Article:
• Remember the Golden Rule. Too often, nonprofits feel they must obscure the actual indirect costs of a program to avoid raising funders’ ire at having to pay too much in overhead. After all, whoever has the gold makes the rules, and nonprofits would rather accept funds with strings than see no funds at all. Giving families so attuned to the dynamics between parent and child, between siblings, relatives, and generations, should pay serious attention to the dynamic between donor and donee and approach it with much of the same care. A 2004 report Attitudes and Practices Concerning Effective Philanthropy from the Urban Institute found that “substantial numbers of foundations are not engaging in practices that, according to their own standards, are important to effectiveness.” Treat your grantees and look at their finances in the same way that you approach your own fund and finances, and much of the contentiousness that characterizes this debate could be alleviated.

Program grants will always be an option. Unless donors can fund and engage in activities and programs in some way meaningful to them, unless they are reasonably assured that their donations are spent in the spirit in which they were given, they will not be encouraged to continue giving. General operating grants are simply the life’s blood of the nonprofit world as long as there are costs not associated with any particular initiative. Thus, there are significant choices to be made about how to support nonprofits and the communities they represent.

Like any significant choice faced by giving families, it should be a choice made in tune with the family’s desire to make a difference and the needs of nonprofits and the communities they serve and represent. This may sometimes mean a general operations grant made to an organization you trust. This might mean a carefully proscribed program grant in other instances. Consider, however, the creativity and dynamism of your giving family and remember that it need not be one or the other to make a real difference in the lives of others.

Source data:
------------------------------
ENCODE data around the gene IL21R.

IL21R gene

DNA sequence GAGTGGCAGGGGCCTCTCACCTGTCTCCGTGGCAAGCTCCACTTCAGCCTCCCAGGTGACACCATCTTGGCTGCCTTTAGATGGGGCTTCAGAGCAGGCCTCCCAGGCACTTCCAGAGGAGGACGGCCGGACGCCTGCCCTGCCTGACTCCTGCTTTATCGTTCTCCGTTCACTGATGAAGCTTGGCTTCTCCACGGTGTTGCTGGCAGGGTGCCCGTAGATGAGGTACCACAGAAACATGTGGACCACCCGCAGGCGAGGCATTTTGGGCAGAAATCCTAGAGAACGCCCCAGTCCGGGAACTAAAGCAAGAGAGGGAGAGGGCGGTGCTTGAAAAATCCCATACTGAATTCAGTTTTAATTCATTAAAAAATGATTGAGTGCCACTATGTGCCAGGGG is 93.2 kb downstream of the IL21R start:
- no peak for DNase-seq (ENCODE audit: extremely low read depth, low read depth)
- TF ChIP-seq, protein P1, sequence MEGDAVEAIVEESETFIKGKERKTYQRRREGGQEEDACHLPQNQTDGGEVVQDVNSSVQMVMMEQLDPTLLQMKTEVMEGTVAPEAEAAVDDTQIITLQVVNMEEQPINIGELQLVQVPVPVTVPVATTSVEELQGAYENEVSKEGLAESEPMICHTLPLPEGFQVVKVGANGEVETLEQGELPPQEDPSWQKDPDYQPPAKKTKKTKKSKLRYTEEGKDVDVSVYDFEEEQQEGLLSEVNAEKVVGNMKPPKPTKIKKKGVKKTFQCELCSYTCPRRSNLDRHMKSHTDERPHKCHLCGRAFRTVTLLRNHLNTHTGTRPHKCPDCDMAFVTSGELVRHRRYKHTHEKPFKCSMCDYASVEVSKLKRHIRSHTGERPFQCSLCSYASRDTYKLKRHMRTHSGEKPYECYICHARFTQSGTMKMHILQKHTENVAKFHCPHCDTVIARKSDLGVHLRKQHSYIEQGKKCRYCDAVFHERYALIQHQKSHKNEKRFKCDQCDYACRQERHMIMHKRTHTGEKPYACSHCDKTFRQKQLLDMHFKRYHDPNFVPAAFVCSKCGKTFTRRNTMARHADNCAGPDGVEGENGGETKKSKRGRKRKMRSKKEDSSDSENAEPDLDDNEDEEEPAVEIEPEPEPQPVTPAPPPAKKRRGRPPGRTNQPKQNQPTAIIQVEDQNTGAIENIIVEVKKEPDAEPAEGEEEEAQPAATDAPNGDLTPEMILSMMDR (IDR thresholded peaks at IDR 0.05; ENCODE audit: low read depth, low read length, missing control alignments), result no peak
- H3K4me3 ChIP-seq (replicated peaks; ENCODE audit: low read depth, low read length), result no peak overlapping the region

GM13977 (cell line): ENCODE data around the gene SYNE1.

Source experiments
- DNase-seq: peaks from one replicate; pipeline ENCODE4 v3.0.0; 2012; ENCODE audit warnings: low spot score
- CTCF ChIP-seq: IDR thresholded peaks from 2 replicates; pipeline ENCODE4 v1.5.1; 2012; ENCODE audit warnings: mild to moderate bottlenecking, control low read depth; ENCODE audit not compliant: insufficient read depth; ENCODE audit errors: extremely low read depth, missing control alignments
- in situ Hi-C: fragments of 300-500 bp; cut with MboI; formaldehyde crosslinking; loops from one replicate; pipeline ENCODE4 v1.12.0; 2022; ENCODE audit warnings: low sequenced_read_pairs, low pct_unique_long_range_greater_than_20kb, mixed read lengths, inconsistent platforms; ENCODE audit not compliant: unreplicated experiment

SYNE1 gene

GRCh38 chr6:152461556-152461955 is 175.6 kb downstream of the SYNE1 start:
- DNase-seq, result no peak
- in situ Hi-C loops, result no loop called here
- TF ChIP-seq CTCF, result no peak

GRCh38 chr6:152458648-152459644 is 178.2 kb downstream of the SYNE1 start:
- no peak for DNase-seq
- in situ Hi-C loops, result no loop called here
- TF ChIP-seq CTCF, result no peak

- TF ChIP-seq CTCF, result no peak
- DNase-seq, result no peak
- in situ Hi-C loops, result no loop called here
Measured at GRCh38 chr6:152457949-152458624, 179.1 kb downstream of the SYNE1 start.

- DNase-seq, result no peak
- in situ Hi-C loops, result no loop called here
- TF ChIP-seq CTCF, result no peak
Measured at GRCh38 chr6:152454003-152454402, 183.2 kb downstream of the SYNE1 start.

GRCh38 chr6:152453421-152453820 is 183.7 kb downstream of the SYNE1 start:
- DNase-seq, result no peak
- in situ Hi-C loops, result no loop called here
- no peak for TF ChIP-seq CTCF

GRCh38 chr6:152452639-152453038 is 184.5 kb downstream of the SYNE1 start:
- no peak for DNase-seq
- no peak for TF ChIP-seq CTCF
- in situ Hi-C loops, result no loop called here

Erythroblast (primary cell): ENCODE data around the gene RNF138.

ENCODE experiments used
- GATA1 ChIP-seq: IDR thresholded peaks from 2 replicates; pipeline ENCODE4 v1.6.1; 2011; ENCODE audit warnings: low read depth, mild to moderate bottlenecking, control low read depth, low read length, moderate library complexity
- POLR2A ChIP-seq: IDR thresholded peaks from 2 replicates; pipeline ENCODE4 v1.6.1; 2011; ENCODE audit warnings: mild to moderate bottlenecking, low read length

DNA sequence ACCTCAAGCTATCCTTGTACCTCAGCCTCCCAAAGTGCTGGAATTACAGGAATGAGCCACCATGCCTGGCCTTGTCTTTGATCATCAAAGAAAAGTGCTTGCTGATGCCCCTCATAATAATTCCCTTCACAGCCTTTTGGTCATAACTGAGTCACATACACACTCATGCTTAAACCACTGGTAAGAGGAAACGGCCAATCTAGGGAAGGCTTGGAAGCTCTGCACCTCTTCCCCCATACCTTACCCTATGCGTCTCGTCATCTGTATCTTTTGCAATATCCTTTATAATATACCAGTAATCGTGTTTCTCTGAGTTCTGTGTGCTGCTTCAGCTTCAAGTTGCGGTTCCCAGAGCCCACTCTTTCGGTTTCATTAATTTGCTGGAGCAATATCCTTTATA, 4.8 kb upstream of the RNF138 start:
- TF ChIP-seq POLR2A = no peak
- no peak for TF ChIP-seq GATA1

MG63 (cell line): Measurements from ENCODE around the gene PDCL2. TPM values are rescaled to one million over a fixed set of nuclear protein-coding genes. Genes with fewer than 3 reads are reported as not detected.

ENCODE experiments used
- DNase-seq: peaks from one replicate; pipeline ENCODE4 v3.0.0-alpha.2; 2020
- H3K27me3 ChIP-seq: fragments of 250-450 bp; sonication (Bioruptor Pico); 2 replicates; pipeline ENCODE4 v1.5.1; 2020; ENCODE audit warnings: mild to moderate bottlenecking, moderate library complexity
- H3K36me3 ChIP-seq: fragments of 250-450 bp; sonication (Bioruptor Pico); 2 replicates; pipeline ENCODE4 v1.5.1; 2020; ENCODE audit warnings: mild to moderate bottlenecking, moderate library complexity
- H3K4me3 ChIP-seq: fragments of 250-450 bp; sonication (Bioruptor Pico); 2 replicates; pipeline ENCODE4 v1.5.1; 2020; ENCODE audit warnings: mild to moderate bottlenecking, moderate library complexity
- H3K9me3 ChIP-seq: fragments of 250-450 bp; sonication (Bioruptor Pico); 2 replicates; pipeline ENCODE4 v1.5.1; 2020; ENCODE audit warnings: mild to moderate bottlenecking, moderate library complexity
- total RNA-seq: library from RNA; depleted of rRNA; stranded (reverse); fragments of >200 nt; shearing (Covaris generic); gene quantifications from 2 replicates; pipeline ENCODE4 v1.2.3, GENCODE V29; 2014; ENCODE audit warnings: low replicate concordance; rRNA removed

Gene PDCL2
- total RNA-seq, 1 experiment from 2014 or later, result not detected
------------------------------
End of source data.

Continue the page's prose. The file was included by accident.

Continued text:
• Judy Huang, Phil Buchanan, and Ellie Buteau, In Search of Impact: Practices and Perceptions in Foundations’ Provision of Program and Operating Grants to Nonprofits (Cambridge, MA: Center for Effective Philanthropy, 2006).
    F. B. Heron Foundation, Core Support (New York, NY: F. B. Heron Foundation, 2006).
  • Michael Seltzer and Michael Cunningham, “General Support vs. Program Support: A 77-Year-Old Debate Revisited,” Nonprofit World, July/August 1991.
    Paul Brest, “Smart Money,” Stanford Social Innovation Review, Winter 2003.
  • Rick Cohen, A Call to Action: Organizing to Increase the Effectiveness and Impact of Foundation Grantmaking (Washington, DC: National Committee for Responsive Philanthropy, 2007). For more from the National Committee, see additional publications on core operating support.
  • Francie Ostrower, Attitudes and Practices Concerning Effective Philanthropy (Washington, DC: Urban Institute, 2004).

Also Online

  • Independent Sector’s Guidelines for the Funding of Nonprofit Organizations
  • Grantmakers for Effective Organizations, Making the Case for General Operating Support
  • Council on Foundations Board Briefing: Project vs. Operating Support: Which is the Better Strategy?